On the input side, the lower protocol delivers a memory buffer chain with a BDS protocol data unit header. The header is analysed by the input routine and is then transmitted to the suitable upper protocol depending on the protocol identification field in the header. In the present embodiment we have chosen to drive this code on the breaking level of the hardware, since only a marginal number of instructions must be added to the code of the original hardware at the breaking level for performing the required analysis of the header. The two upper protocols which are available are the IP and Raw contact interfaces.
Since the BDS-server works on cell basis, the code must be introduced at the lowest level in the Fore drive unit. When a cell header has been read from the input fifo-queue, the code checks if the logical channel 10 identity is one which has been appointed to be a part of the BDS network. If yes, a table search shall be performed to find the suitable outgoing VCI/VPI-pair Posts in the table are maintained on a session level (by the use of time releasing) rather than on a packet level with regard to the efficeincy.
If the cell is a part of the middle of a BDS packet (i.e., COM) this implies stepping of a table. More complicated procedures are required if the cell is the first or the last part of a BDS packet. At that, some table modifications must be performed based on other arguments in the search function (a pointer to the cell contents as well as a flag which indicates if the cell header has an appointed message end bit (EOM)). See also FIG. 3.
The original Fore reconstruction data structure did not support VPI and only consists of a vector of VCI-posts. Each post registers what type of adaption layer the VCI is driving and which upper protocol it should be sent to. In the case with AAL5, the incoming cells are reconfigured at arrival until a whole AAL5-message has been delivered. At this point of time the whole AAL5-packet is sent to the next protocol layer.
In order to support the logical channel identifier VPI we have modified the reconfiguration data structure to a matrix, where each post is indexed by a VCI/VPI-pair. All VCI which are a part of BDS VPI are marked as BDS posts. End-BDS-cells will by that be identified and collected in their respective posts. When a whole AAL5-packet has been reconfigured again in a BDS-post, the packet is sent to the BDS input function.
A Raw contact interface was chosen to give direct access to the BDS protocol in the present embodiment. The main reason for using the Raw contact interface was that many code and data structures are obtained into the bargain, especially protocol control block managing routines (PCB Protocol Block) and data structures. The Raw contact interface works with the generic contact address structure for describing source and destination addresses. Since the system works with a completely new address family based on E.164-addresses (ISDN-numbers), a new contact address was created which might be formed on the generic contact address structure. A protocol switch for this address family was also added.
The only protocol which is available in this protocol switch is the BDS protocol. The contact flags have been defined so the messages are sent separately and the protocol represents the source address with each message. All protocol control block managing is performed with already existing Unix bsd-code and the generic routine can be used without modifications.
The output routine quite simply forms the generic source and destination contact addresses which are stored in the Raw protocol control block of contact-address-BDS-structures and then calls a BDS output function with suitable arguments.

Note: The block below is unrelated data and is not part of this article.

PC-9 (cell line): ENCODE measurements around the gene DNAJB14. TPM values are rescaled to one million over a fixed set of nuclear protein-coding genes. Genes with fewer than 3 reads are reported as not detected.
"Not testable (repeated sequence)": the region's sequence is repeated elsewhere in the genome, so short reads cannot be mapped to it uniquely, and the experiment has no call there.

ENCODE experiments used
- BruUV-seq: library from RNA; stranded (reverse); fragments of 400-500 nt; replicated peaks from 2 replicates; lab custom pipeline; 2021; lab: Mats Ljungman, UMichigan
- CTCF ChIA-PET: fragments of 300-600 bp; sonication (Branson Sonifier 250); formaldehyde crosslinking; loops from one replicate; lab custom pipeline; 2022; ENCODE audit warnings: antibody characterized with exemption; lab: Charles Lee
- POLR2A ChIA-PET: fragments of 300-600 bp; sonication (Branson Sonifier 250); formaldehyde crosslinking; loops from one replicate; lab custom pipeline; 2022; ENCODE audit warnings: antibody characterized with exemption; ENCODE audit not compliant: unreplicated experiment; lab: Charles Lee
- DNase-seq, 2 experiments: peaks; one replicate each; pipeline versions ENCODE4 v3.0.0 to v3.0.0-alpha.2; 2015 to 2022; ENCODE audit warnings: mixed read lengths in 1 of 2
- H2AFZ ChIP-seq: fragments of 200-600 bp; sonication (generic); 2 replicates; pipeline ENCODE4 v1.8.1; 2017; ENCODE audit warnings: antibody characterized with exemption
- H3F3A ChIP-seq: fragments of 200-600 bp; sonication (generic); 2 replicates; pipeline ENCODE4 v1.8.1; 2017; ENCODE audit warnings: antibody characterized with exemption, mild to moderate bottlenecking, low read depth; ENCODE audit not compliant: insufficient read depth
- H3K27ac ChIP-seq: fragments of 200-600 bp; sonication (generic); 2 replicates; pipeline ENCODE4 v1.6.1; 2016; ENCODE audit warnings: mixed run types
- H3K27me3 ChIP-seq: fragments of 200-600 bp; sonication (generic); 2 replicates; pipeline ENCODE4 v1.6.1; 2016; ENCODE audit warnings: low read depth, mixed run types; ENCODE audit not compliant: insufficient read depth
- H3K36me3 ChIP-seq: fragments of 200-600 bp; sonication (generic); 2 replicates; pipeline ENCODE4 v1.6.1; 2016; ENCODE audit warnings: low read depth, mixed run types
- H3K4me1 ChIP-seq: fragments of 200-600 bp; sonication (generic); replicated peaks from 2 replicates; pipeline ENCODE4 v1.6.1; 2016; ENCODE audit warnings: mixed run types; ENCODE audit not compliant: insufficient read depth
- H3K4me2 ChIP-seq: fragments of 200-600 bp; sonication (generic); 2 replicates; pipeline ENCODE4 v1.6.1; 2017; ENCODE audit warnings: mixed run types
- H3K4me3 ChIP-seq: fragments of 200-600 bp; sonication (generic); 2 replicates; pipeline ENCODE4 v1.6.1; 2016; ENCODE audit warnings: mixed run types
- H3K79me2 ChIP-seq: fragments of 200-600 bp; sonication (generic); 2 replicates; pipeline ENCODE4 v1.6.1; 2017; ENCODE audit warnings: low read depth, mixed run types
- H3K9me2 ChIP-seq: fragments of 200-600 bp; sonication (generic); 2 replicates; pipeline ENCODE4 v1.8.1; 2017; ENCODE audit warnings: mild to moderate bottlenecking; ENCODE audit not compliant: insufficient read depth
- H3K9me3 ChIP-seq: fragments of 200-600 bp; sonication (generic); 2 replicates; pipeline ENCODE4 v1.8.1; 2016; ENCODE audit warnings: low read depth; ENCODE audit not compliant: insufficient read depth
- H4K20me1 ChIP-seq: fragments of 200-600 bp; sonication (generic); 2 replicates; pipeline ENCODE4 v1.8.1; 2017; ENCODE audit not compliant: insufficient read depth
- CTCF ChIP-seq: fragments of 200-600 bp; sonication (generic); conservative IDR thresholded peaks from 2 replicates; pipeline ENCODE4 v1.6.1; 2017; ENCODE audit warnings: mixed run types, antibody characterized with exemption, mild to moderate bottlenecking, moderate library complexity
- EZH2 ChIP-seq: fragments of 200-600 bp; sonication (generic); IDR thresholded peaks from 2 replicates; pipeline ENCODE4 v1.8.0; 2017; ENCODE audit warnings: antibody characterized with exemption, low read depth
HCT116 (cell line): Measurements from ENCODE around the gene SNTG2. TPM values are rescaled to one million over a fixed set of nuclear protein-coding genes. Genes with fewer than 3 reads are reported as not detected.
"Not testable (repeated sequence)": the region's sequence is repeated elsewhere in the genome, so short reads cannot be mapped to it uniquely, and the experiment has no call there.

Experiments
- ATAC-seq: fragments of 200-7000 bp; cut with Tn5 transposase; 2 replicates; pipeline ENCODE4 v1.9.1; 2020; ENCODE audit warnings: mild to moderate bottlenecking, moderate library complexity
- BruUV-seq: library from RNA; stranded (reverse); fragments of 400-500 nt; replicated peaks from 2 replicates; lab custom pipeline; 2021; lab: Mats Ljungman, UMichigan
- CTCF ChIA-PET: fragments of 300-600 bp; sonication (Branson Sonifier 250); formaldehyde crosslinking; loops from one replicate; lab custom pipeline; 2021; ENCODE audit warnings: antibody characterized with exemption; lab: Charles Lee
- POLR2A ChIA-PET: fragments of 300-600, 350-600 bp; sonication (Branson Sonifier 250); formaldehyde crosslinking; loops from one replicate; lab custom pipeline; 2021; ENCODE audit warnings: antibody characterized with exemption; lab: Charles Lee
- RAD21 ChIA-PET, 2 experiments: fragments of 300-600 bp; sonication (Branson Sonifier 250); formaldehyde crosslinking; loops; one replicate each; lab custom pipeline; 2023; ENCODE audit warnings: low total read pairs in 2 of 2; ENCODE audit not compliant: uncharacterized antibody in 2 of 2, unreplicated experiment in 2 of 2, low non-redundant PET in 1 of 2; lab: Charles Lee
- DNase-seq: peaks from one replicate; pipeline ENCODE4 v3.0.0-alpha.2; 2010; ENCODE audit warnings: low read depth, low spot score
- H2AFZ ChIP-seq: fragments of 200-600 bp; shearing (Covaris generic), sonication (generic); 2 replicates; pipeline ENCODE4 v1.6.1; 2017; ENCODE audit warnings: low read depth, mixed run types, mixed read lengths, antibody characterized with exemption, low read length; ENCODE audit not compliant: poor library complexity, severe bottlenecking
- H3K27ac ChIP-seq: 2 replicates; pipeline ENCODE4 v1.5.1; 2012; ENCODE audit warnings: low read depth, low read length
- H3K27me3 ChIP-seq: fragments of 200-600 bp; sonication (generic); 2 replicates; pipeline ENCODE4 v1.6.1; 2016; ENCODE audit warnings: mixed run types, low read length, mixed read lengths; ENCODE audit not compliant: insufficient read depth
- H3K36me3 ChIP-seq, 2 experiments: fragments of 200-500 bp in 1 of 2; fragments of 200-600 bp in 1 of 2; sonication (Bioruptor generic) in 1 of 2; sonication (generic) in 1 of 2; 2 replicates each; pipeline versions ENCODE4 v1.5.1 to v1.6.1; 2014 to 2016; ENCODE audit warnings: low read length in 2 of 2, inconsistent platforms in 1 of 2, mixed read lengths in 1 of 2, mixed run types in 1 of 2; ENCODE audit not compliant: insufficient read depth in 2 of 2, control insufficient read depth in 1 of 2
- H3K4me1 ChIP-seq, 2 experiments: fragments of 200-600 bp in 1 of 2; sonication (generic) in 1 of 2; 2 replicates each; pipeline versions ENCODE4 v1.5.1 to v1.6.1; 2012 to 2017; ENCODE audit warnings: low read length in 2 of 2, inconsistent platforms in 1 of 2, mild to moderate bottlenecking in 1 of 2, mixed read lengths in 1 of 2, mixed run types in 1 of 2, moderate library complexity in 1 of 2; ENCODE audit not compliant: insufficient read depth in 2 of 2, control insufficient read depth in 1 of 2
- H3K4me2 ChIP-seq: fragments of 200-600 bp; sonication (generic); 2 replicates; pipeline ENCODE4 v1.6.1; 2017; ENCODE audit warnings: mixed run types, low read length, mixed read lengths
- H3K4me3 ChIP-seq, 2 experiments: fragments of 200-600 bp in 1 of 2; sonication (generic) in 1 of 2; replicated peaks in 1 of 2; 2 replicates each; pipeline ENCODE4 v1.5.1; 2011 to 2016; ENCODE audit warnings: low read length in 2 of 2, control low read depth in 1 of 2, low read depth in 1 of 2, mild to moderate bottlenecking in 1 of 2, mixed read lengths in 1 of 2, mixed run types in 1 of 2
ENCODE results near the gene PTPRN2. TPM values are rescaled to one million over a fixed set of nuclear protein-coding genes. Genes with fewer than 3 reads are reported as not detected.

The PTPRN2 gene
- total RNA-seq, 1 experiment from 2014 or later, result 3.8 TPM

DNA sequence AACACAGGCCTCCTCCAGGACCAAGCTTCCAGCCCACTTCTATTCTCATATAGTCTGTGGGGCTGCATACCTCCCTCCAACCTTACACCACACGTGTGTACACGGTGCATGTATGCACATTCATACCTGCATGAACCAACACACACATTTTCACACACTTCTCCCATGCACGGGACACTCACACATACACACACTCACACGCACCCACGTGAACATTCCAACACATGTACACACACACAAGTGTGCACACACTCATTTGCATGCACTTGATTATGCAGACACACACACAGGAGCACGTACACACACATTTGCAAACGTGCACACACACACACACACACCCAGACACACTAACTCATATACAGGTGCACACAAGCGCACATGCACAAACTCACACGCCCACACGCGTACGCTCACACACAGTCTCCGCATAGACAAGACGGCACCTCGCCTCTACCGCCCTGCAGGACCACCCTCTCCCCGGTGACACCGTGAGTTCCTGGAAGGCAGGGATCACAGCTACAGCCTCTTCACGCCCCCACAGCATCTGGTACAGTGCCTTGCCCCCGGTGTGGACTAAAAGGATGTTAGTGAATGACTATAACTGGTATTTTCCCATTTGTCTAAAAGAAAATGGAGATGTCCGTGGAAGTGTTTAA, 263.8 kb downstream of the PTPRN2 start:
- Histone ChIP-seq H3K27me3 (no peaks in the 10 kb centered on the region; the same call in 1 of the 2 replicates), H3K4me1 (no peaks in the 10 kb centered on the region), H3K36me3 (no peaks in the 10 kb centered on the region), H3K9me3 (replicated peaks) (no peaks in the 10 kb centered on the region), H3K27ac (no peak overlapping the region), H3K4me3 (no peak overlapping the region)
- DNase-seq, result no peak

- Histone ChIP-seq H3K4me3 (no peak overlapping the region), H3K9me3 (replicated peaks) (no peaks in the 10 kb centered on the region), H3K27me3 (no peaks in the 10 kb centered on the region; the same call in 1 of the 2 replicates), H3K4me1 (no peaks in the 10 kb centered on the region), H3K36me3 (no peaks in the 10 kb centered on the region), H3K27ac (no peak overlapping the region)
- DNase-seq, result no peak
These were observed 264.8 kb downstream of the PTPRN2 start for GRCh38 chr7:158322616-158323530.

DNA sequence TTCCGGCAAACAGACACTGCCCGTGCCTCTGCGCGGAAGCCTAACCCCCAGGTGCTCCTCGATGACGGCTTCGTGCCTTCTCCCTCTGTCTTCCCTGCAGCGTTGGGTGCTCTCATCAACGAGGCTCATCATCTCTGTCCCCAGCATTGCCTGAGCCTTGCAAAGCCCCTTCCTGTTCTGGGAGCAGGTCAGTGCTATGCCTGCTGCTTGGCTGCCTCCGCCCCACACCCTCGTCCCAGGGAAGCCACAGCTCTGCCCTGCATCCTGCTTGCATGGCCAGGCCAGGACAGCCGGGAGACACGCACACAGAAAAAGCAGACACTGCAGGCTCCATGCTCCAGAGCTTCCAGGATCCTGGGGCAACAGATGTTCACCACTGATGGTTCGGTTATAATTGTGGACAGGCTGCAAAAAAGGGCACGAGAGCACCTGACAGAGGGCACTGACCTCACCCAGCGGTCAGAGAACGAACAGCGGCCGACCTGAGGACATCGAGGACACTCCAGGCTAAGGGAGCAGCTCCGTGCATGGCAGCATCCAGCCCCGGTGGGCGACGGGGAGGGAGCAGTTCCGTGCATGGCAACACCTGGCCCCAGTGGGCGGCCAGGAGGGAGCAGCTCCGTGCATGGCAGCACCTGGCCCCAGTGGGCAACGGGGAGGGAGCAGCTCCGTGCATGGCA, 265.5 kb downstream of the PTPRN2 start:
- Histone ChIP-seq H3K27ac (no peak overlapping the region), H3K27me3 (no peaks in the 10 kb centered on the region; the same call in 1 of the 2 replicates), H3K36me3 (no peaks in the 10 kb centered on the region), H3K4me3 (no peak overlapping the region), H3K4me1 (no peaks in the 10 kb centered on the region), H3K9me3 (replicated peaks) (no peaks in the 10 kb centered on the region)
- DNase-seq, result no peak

On the input side, the BDS function assumes that all protocol identifiers in the BDS protocol data unit header which are not IP are intended for the Raw contact interface. Packets arranged for this interface consequently get their headers removed and the generic Raw input routine is called which fit source and destination addresses with corresponding protocol control blocks and contact identifiers.
In FIG. 4 is shown a sketch over software modules for the BDS implementation. To introduce a new Internet-protocol interface (IP) implies adding attach routines for drive units to this interface. Because the Fore drive unit supports IP directly over the adaption layer, a second IP interface must be created for IP over BDS. In practice an interface network structure is defined and attached by use of an interface attachment routine. The interface network structures define interface by specifying name, address, interface characterisics, routines and statistics of the interfaces. This interface network structure is very like the one which is defined for IP direct over the adaption level and the differences are that another IP-address as well as a new output routine are used.
The output routine must make a table search for converting the destination IP-address to a corresponding E.164-address. This table corresponds to the ARP tables search which must be done for IP over Ethernet. It will then call the BDS output routine with protocol identifier argument set to IP.
On the input side, the BDS input function recognizes IP-packets by the protocol identifier field of the protocol data unit being set to IP. These packets are then put in the IP input queue and a software break is posted.
The present embodiment is based on the assumption that the underlying ATM network supplies a sufficiently good service quality, so the server can assume that ATM-cells which are produced from BDS terminals are essentially free from errors.
The main advantage with an overlaying BDS network is how easy it is to introduce direct BDS services in ATM. This, however, implies that a port (in/out) to the switch to which the server is connected must be reserved for this marginal service. A physically overlaying network also causes a duplication of the BDS traffic volume from the ATM switches point of view. Ideally the BDS server should be implemented in the switch itself; in fact the BDS-server is a Streaming Mode in the switch with exception for the first cell in which it must regard the payload. A really overlaying BDS network would furthermore probably never work completely in Streaming Mode, because the BDS server and the terminals would find it too expensive expressed in processing costs to enforce breaks on cell basis.
Accordingly a device has been described which solves the, by way of introduction, mentioned problems.
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|U.S. Classification||370/466, 370/392, 370/401, 709/249|
|International Classification||H04L12/46, H04L12/66|
|Cooperative Classification||H04L12/4608, H04L12/66|
|European Classification||H04L12/66, H04L12/46B1|
|Jun 30, 2000||AS||Assignment|